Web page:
If you've ever found yourself close to climax—only to feel a sharp or nagging pain right when you reach the top, or soon after—you may have experienced dysorgasmia. Also known as painful orgasm, this condition can be distressing cue the alarm and anxiety of wondering where that pain is coming from or what caused it or how long it will last , especially considering it occurred while you were in the throes of an otherwise satisfying sexual experience. And while climaxing isn't necessarily the be-all and end-all of fulfilling sex, orgasms should ultimately be pleasurable, not painful. Unless ruined orgasms are your thing, painful sex is generally not considered normal.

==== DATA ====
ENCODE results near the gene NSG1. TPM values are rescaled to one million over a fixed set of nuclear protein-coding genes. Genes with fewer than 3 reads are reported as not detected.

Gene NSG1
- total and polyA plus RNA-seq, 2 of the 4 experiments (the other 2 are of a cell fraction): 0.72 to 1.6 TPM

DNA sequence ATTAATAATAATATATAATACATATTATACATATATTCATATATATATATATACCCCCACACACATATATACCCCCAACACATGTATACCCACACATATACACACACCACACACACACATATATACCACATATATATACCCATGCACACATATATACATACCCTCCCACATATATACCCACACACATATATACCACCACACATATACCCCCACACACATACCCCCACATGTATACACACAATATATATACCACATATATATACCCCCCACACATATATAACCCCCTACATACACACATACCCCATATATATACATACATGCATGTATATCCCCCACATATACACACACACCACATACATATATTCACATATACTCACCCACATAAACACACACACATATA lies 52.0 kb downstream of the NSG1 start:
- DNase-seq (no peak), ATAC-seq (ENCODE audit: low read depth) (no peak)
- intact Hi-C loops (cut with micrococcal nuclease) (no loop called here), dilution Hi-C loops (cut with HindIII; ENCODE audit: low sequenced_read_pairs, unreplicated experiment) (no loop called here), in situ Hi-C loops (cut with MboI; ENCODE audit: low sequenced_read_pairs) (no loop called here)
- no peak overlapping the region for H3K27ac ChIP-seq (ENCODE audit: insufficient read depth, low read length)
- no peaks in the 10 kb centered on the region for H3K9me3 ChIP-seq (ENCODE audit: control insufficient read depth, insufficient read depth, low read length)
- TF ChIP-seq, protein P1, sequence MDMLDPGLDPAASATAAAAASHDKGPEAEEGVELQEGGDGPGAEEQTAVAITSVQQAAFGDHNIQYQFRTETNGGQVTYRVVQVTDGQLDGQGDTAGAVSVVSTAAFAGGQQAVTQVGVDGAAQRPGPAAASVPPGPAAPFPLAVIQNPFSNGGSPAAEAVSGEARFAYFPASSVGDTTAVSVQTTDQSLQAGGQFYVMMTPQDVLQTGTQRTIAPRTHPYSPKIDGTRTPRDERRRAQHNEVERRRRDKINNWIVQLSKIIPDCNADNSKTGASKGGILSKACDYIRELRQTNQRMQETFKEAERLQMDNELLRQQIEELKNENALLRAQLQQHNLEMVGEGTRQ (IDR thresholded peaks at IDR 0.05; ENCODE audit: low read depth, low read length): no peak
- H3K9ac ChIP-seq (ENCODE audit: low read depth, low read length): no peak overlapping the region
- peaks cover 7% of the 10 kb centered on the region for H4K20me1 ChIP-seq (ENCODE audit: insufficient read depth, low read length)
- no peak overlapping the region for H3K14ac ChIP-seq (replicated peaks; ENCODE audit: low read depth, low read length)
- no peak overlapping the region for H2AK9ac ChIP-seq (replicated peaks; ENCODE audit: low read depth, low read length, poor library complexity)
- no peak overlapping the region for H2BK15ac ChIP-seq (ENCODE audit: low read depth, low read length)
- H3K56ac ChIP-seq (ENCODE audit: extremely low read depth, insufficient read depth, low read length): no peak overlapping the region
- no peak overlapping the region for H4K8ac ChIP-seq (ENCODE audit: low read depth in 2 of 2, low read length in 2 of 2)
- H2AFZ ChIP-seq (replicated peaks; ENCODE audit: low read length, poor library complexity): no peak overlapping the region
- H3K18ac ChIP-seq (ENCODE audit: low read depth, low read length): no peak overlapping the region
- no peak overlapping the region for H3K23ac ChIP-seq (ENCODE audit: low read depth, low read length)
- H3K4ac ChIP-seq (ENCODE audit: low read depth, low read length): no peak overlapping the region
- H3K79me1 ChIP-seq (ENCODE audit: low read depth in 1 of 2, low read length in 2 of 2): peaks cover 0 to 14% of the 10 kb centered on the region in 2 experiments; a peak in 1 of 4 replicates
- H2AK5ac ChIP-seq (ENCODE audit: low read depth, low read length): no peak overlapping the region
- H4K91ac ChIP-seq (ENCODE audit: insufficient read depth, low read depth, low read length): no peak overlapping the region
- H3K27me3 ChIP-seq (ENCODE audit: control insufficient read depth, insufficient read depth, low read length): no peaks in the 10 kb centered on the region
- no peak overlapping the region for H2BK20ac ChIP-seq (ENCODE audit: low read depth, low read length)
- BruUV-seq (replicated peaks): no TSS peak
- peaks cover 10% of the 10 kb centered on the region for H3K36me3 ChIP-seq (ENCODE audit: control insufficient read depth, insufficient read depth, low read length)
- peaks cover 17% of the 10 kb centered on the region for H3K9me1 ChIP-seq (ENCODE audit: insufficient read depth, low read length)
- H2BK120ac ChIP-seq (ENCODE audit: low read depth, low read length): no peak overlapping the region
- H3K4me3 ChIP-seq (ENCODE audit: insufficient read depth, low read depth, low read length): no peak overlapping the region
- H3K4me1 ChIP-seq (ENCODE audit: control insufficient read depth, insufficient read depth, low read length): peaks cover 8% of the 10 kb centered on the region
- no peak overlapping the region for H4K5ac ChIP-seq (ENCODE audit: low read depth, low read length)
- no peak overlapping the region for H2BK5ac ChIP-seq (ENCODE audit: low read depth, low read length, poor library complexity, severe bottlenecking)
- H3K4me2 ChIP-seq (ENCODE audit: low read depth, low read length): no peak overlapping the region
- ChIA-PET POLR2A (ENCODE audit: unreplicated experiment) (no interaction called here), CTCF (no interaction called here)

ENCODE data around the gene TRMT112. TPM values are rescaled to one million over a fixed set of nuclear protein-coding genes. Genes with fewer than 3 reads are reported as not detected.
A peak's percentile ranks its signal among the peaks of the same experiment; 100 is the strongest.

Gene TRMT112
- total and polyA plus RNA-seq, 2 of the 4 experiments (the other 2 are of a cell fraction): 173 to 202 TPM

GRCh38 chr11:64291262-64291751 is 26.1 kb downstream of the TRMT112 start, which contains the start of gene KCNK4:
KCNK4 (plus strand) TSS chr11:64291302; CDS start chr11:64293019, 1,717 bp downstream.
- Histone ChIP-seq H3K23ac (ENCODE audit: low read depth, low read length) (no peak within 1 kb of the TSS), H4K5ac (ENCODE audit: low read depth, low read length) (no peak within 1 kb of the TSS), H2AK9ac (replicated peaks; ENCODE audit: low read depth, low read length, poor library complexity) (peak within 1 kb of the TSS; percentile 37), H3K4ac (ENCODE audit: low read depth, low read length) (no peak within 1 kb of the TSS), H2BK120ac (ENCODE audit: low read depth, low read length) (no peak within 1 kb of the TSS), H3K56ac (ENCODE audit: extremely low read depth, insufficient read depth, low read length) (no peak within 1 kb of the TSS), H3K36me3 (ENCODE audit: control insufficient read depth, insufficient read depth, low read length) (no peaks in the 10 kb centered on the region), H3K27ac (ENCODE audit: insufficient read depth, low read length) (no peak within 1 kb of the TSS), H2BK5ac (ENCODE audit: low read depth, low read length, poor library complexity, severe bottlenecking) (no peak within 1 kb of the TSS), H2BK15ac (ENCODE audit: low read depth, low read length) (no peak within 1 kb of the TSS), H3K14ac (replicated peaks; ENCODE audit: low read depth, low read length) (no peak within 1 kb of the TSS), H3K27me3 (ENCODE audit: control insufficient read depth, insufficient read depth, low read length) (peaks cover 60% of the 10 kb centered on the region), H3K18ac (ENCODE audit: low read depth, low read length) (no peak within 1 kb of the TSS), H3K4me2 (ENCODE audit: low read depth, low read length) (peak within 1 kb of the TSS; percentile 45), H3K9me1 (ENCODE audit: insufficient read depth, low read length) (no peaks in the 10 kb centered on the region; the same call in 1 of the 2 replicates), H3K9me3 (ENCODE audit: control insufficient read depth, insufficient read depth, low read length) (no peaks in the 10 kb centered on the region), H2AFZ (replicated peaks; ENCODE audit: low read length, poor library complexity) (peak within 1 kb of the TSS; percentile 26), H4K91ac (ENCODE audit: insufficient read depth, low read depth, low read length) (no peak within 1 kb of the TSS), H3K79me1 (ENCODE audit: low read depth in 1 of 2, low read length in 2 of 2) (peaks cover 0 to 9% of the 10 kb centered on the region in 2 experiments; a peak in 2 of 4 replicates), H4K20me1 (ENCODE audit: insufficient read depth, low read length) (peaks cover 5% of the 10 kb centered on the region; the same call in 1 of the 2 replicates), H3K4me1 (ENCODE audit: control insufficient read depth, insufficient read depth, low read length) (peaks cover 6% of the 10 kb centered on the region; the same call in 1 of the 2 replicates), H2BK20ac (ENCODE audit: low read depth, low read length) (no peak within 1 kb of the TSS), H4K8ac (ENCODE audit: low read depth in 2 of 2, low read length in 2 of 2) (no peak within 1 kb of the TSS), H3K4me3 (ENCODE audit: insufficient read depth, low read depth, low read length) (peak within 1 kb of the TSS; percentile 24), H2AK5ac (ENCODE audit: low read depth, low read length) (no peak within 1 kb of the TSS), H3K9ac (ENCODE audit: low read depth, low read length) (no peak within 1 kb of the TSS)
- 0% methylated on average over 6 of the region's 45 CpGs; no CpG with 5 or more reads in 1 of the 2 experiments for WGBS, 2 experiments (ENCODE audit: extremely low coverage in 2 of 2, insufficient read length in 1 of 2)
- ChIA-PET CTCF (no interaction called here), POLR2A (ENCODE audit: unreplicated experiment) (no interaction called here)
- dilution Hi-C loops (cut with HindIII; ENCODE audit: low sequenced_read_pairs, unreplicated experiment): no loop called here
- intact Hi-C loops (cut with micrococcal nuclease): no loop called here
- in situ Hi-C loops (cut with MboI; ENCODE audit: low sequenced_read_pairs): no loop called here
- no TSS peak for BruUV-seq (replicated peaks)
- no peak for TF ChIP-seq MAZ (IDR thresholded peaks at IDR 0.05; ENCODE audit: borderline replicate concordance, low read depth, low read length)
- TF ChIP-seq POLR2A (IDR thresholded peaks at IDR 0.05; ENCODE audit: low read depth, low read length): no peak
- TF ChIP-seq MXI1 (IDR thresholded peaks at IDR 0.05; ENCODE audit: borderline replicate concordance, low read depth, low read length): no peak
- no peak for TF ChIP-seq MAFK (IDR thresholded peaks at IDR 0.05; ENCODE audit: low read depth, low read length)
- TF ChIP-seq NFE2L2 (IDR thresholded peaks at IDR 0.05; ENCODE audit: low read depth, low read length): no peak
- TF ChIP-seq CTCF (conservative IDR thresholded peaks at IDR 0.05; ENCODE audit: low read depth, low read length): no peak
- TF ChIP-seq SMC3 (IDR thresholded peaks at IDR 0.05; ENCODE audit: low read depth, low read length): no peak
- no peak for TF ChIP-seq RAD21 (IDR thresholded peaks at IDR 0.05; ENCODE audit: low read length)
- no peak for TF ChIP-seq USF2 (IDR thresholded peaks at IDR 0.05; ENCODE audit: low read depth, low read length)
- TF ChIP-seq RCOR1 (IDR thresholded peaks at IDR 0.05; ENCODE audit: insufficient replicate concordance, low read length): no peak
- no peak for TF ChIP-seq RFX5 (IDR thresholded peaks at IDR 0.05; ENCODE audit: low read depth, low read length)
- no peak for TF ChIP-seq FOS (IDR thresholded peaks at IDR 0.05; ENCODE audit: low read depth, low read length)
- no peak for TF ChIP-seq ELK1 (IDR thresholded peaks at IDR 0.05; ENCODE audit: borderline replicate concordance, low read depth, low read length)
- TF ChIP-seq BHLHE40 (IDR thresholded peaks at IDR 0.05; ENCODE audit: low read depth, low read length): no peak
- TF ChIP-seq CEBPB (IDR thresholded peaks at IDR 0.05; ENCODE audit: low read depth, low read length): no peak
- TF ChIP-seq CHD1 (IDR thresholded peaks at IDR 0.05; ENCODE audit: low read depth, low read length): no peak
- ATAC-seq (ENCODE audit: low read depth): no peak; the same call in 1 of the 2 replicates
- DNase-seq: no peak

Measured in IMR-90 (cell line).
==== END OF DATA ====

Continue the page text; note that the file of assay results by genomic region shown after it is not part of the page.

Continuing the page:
In fact, the problem may be more widespread than you think. The Sexual Advice Association reports that problems with orgasm are fairly common, likely affecting more than 20 per cent of women. If you perform an online search, it quickly becomes apparent that, while there has been research into male dysorgasmia, there is very little if any scientific explanation into the causes of female dysorgasmia.
So good it hurts? Not so much Here's what might be going on.